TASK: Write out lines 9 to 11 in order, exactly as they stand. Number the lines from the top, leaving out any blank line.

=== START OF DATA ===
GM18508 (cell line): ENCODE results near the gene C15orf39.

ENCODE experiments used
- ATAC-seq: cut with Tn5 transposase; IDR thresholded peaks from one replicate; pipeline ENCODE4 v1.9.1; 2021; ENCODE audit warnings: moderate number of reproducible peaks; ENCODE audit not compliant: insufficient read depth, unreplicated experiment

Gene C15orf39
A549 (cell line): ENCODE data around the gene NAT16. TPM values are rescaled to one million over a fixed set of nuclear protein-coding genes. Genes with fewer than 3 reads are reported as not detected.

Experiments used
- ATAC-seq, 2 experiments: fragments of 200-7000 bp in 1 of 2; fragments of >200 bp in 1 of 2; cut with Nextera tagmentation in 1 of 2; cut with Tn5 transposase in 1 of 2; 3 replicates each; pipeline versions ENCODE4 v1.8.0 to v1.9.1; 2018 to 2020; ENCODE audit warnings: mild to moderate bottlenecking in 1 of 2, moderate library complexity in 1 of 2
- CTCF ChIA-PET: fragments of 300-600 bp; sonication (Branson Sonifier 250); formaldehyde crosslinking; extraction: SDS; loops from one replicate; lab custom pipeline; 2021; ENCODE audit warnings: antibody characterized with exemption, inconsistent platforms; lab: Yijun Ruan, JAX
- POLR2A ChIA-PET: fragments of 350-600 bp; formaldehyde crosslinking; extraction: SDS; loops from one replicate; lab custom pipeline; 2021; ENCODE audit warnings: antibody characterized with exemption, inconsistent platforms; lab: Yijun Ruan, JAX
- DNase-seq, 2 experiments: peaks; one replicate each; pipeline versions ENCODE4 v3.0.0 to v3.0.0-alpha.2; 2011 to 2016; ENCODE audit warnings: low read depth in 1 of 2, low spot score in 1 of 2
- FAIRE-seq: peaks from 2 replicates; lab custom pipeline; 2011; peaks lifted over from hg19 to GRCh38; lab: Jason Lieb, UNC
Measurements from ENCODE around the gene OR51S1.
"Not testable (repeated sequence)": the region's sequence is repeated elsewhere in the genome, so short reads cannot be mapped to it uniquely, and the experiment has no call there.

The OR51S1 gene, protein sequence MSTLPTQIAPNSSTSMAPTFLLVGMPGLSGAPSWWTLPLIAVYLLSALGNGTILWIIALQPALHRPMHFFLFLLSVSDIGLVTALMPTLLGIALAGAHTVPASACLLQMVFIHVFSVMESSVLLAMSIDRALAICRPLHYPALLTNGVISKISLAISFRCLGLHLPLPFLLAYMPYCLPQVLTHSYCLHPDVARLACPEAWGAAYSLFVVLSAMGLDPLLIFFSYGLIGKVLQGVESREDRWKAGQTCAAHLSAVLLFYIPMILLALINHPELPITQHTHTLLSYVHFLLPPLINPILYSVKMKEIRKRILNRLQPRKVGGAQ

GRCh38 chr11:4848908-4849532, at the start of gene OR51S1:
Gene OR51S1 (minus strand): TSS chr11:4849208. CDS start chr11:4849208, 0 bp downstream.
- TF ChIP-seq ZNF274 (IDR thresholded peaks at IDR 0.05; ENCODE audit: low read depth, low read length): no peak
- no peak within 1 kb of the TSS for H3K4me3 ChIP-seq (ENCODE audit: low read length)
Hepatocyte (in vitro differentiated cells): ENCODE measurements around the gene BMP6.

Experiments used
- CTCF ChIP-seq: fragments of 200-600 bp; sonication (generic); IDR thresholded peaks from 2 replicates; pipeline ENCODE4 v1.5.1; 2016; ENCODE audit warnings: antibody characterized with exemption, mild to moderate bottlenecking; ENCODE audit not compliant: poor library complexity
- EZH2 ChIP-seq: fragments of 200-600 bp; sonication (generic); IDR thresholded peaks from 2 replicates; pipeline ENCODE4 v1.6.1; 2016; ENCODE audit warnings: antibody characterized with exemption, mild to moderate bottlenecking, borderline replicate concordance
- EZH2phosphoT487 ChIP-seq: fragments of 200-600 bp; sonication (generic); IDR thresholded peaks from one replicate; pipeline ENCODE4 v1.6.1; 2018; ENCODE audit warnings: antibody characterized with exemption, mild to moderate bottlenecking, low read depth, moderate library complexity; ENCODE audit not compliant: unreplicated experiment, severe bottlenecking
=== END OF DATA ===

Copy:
- POLR2A ChIA-PET: fragments of 350-600 bp; formaldehyde crosslinking; extraction: SDS; loops from one replicate; lab custom pipeline; 2021; ENCODE audit warnings: antibody characterized with exemption, inconsistent platforms; lab: Yijun Ruan, JAX
- DNase-seq, 2 experiments: peaks; one replicate each; pipeline versions ENCODE4 v3.0.0 to v3.0.0-alpha.2; 2011 to 2016; ENCODE audit warnings: low read depth in 1 of 2, low spot score in 1 of 2
- FAIRE-seq: peaks from 2 replicates; lab custom pipeline; 2011; peaks lifted over from hg19 to GRCh38; lab: Jason Lieb, UNC